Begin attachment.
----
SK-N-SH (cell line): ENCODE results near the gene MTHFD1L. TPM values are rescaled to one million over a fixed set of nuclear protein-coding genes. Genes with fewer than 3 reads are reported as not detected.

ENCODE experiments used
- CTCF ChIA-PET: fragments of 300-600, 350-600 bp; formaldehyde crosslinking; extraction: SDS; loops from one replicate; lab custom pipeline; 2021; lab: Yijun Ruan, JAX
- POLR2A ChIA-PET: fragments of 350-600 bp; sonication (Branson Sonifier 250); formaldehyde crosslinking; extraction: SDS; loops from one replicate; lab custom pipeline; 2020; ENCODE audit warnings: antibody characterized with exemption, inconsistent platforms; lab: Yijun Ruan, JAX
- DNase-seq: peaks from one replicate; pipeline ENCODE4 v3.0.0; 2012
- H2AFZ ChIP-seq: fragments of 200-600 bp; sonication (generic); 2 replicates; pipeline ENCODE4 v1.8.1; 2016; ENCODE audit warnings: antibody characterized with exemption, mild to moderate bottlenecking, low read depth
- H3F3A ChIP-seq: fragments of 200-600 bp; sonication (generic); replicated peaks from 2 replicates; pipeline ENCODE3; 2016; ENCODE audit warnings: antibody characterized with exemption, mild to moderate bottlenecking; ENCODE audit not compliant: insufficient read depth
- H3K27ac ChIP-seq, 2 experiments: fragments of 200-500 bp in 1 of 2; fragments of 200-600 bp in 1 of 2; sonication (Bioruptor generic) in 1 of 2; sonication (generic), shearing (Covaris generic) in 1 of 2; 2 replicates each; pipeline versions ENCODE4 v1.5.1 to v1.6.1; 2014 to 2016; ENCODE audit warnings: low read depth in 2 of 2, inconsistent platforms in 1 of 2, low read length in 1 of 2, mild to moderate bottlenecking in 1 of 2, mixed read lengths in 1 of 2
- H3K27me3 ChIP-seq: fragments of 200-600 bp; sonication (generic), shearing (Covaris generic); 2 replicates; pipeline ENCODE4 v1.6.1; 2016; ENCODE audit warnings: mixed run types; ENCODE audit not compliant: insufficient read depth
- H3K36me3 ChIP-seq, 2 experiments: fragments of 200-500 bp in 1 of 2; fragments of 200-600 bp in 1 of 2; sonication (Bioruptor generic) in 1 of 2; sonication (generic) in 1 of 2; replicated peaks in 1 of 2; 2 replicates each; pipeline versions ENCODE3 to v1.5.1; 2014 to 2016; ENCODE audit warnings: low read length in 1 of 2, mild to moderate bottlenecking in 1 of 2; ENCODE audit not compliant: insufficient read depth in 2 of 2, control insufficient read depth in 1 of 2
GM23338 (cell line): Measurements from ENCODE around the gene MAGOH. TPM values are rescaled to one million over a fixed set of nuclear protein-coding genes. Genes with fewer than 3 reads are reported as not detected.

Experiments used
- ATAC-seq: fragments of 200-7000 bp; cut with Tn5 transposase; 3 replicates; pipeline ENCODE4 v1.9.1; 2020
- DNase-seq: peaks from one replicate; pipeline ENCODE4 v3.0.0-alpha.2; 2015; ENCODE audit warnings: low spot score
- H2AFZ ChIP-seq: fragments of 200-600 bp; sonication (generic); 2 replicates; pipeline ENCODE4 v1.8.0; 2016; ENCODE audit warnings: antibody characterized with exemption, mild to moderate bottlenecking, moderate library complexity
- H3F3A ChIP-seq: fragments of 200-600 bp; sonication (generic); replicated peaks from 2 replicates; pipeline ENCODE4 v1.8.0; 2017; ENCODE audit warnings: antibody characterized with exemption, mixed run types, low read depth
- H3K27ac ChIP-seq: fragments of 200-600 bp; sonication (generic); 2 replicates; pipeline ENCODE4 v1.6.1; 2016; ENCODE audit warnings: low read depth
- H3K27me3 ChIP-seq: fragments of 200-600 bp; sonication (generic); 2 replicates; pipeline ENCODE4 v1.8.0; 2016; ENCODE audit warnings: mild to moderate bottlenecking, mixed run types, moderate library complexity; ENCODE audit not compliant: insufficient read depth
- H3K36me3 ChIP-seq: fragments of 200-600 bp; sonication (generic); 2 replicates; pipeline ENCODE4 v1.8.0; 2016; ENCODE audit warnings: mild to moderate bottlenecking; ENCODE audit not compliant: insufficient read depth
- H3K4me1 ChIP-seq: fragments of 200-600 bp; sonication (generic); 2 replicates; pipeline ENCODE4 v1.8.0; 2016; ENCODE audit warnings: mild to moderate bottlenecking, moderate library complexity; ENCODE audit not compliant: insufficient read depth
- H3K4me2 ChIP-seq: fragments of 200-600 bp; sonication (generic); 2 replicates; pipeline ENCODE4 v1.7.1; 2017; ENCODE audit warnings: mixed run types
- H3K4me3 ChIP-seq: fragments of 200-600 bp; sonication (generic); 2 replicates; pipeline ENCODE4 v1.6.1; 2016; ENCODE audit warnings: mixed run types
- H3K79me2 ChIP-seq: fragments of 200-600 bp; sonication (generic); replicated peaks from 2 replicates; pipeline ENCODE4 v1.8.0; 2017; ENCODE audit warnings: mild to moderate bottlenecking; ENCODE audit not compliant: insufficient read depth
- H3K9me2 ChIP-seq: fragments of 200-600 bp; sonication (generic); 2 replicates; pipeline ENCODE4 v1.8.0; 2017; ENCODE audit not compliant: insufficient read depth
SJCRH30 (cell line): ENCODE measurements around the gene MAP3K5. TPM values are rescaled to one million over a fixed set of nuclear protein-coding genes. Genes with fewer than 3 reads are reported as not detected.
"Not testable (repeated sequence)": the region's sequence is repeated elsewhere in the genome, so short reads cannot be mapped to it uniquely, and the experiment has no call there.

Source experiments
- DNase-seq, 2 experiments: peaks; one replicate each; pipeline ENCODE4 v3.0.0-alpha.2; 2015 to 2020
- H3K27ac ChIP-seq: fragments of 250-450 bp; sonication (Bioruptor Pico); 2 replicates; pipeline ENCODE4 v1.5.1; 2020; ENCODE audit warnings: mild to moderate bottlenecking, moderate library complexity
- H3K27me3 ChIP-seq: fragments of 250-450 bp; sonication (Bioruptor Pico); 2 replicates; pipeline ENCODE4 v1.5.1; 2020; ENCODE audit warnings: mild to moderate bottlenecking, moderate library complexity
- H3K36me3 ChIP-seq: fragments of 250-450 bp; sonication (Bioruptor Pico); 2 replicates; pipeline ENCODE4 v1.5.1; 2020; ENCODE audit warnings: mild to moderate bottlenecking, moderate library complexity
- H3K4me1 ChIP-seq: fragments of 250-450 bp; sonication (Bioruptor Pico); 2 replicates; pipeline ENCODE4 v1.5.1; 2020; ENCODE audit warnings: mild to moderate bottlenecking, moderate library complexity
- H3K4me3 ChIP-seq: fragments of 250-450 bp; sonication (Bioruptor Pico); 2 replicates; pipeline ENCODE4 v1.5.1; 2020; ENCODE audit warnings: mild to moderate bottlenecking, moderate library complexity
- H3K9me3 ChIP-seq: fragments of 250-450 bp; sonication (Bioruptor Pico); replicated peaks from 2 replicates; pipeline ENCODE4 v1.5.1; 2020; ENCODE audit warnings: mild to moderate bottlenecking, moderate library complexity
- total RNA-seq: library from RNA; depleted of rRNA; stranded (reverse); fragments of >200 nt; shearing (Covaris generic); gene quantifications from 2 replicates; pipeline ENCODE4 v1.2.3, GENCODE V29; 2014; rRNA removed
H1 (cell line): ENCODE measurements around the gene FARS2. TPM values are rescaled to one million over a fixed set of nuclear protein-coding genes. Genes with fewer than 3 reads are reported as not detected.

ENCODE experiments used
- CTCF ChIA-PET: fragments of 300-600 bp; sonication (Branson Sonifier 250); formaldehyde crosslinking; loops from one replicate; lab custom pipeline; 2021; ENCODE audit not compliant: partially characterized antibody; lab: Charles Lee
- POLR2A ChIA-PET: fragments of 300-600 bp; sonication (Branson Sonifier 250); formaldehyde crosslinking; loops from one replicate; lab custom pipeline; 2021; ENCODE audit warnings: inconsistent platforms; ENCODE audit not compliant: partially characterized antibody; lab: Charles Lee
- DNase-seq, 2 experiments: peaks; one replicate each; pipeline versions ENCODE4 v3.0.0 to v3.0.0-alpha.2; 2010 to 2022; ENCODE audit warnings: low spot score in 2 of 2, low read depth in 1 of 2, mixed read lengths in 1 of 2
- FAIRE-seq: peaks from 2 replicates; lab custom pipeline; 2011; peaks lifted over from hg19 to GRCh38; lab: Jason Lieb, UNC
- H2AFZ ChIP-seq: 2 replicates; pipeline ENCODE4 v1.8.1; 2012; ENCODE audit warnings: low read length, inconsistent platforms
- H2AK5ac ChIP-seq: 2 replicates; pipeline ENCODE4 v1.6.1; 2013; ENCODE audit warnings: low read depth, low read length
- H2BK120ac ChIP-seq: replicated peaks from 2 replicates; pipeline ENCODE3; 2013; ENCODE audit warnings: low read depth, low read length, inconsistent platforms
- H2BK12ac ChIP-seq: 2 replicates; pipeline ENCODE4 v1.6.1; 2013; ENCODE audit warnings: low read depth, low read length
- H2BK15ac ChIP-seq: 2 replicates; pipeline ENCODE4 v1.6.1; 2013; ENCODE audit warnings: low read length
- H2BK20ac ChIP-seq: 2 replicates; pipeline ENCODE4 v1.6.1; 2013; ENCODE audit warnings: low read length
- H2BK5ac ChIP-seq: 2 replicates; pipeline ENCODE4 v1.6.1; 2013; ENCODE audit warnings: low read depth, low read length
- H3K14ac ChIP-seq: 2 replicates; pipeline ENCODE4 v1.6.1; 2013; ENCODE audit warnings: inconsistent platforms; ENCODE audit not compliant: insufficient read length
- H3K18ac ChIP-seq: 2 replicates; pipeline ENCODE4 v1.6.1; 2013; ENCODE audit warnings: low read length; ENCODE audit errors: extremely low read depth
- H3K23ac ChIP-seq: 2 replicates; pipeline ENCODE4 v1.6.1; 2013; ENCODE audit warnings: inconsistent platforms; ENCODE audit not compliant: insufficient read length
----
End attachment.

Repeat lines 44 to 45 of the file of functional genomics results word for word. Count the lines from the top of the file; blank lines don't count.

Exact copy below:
- H2BK120ac ChIP-seq: replicated peaks from 2 replicates; pipeline ENCODE3; 2013; ENCODE audit warnings: low read depth, low read length, inconsistent platforms
- H2BK12ac ChIP-seq: 2 replicates; pipeline ENCODE4 v1.6.1; 2013; ENCODE audit warnings: low read depth, low read length